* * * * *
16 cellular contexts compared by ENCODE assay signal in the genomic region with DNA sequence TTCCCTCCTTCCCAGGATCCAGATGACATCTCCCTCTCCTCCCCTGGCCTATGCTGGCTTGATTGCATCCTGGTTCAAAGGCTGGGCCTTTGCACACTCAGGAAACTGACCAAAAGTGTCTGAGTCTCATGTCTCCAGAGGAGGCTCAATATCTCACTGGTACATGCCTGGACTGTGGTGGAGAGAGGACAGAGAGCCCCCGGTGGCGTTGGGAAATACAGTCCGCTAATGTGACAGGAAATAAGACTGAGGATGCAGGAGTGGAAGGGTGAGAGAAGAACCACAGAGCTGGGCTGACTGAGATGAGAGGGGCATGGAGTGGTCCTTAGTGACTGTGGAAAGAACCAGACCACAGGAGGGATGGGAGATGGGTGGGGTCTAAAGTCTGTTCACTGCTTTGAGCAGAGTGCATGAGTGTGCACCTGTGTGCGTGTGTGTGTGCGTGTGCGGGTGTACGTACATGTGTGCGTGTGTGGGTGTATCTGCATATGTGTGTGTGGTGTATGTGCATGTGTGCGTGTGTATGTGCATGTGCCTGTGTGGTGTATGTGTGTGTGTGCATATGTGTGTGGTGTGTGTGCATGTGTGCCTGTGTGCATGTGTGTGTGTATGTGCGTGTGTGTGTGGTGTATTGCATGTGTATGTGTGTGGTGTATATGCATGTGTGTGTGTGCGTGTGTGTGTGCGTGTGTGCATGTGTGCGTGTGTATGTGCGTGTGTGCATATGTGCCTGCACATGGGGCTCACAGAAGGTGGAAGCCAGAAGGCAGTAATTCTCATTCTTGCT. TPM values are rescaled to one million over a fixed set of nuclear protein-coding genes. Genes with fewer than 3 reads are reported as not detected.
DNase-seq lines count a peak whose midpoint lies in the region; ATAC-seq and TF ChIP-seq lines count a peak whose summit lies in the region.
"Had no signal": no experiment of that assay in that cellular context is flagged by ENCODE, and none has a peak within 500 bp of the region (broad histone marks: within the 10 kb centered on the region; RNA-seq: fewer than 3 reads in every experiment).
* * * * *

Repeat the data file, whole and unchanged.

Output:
16 cellular contexts compared by ENCODE assay signal in the genomic region with DNA sequence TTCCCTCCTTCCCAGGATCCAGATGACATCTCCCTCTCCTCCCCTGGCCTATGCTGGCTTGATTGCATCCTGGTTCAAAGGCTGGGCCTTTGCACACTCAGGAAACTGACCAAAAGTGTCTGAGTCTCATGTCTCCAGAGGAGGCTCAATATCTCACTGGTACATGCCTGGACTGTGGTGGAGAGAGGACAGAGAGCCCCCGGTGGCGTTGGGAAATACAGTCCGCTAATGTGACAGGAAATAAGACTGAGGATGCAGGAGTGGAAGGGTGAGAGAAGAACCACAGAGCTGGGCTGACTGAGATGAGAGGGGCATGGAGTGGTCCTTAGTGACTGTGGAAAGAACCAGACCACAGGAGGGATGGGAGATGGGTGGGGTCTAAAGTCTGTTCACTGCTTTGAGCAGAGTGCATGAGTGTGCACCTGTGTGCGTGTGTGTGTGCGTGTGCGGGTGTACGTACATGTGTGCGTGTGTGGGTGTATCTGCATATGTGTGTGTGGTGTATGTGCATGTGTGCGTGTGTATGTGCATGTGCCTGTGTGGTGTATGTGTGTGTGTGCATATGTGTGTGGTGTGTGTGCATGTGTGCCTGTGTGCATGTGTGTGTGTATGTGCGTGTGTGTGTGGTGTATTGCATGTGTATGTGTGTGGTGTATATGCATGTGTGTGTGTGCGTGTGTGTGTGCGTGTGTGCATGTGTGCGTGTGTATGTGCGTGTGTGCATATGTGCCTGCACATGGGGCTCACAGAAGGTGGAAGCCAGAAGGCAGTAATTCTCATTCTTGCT. TPM values are rescaled to one million over a fixed set of nuclear protein-coding genes. Genes with fewer than 3 reads are reported as not detected.
DNase-seq lines count a peak whose midpoint lies in the region; ATAC-seq and TF ChIP-seq lines count a peak whose summit lies in the region.
"Had no signal": no experiment of that assay in that cellular context is flagged by ENCODE, and none has a peak within 500 bp of the region (broad histone marks: within the 10 kb centered on the region; RNA-seq: fewer than 3 reads in every experiment).